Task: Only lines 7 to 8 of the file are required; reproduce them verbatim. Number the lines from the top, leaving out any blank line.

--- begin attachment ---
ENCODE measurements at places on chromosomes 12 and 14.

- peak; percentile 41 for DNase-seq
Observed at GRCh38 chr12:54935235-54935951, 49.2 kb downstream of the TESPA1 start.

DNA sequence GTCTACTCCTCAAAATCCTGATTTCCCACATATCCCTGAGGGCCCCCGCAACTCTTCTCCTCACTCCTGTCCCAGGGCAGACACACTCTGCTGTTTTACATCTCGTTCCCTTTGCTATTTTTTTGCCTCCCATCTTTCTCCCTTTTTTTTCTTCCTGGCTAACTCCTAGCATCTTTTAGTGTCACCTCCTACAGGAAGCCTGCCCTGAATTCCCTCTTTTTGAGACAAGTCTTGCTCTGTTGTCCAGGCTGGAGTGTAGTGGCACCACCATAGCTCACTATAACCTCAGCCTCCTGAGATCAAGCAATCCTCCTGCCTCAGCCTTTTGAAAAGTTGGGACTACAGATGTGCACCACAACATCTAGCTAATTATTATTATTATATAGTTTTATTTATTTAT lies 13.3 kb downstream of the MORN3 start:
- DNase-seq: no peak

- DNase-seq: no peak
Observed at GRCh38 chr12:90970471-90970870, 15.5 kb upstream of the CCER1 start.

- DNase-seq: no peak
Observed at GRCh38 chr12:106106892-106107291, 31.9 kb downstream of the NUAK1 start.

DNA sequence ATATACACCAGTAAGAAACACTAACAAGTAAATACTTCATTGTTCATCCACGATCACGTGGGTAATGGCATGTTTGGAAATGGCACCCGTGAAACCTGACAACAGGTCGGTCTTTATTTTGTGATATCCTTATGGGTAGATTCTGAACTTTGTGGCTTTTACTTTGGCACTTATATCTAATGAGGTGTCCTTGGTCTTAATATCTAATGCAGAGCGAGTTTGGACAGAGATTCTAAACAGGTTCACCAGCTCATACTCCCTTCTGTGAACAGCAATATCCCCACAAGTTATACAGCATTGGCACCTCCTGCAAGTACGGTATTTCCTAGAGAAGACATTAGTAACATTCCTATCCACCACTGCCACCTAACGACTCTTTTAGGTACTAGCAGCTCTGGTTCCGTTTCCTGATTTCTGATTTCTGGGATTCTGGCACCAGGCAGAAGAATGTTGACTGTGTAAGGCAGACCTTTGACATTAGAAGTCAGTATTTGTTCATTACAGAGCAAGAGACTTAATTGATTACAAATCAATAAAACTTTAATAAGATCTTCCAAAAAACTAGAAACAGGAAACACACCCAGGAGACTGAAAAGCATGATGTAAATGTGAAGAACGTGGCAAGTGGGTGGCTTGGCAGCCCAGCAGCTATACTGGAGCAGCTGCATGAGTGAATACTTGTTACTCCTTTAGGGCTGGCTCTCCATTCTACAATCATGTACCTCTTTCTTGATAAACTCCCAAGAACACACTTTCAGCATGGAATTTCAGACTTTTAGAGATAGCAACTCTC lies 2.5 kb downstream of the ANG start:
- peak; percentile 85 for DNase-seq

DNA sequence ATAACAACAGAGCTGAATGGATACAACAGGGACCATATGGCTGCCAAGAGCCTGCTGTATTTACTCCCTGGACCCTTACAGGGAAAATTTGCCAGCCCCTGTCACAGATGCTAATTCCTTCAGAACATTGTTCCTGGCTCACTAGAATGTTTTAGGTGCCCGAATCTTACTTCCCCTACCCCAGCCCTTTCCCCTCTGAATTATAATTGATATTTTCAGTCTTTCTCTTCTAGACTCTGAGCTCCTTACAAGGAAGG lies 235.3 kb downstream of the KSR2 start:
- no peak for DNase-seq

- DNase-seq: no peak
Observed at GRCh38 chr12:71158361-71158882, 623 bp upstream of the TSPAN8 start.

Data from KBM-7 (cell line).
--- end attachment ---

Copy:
Observed at GRCh38 chr12:90970471-90970870, 15.5 kb upstream of the CCER1 start.

- DNase-seq: no peak